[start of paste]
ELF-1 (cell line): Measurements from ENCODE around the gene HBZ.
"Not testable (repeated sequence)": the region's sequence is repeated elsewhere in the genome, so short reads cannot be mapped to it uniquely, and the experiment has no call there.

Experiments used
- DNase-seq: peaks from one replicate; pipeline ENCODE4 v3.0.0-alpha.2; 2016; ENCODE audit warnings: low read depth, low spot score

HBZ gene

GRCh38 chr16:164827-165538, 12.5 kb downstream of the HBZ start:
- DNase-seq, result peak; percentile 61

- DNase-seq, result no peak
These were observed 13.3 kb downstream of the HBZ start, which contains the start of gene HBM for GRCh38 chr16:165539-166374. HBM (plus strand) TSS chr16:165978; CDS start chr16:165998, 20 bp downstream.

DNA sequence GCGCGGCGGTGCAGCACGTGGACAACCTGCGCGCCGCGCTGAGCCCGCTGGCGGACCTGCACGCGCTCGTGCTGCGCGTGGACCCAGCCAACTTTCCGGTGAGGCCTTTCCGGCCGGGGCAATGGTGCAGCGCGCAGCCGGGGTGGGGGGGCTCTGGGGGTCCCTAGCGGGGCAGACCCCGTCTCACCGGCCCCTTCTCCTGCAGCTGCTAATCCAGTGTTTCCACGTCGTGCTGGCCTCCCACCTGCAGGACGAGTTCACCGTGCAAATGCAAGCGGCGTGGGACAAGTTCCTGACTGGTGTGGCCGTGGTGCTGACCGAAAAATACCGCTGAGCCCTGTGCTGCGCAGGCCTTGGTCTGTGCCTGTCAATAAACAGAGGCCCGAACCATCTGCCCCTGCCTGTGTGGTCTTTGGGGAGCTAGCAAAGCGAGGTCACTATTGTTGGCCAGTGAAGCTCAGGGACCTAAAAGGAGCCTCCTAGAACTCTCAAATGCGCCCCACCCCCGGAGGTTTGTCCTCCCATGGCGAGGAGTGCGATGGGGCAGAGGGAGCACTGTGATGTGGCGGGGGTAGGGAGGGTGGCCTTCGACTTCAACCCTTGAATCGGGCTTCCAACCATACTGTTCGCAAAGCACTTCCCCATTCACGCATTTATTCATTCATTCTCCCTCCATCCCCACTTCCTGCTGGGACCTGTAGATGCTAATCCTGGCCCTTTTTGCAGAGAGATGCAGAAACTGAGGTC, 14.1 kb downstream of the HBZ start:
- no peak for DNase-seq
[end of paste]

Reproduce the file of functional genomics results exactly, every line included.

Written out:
ELF-1 (cell line): Measurements from ENCODE around the gene HBZ.
"Not testable (repeated sequence)": the region's sequence is repeated elsewhere in the genome, so short reads cannot be mapped to it uniquely, and the experiment has no call there.

Experiments used
- DNase-seq: peaks from one replicate; pipeline ENCODE4 v3.0.0-alpha.2; 2016; ENCODE audit warnings: low read depth, low spot score

HBZ gene

GRCh38 chr16:164827-165538, 12.5 kb downstream of the HBZ start:
- DNase-seq, result peak; percentile 61

- DNase-seq, result no peak
These were observed 13.3 kb downstream of the HBZ start, which contains the start of gene HBM for GRCh38 chr16:165539-166374. HBM (plus strand) TSS chr16:165978; CDS start chr16:165998, 20 bp downstream.

DNA sequence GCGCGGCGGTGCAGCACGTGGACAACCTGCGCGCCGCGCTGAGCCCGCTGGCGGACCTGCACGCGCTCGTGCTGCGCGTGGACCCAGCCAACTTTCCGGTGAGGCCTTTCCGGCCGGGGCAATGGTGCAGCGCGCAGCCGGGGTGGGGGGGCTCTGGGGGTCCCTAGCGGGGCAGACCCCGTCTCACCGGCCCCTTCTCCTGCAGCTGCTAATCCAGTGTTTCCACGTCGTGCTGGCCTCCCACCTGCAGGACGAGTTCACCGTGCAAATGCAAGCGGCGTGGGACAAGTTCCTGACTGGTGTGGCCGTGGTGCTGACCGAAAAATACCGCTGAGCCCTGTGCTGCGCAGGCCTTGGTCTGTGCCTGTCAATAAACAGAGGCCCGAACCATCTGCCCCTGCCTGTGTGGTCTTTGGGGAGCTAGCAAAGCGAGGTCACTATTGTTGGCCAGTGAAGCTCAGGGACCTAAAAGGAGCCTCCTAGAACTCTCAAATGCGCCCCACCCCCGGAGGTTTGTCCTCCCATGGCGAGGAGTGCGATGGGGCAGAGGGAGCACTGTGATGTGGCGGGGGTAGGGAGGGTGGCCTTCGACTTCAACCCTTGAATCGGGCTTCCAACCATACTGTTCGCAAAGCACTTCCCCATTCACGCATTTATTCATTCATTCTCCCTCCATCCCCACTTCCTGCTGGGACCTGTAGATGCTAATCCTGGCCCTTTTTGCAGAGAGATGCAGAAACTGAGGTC, 14.1 kb downstream of the HBZ start:
- no peak for DNase-seq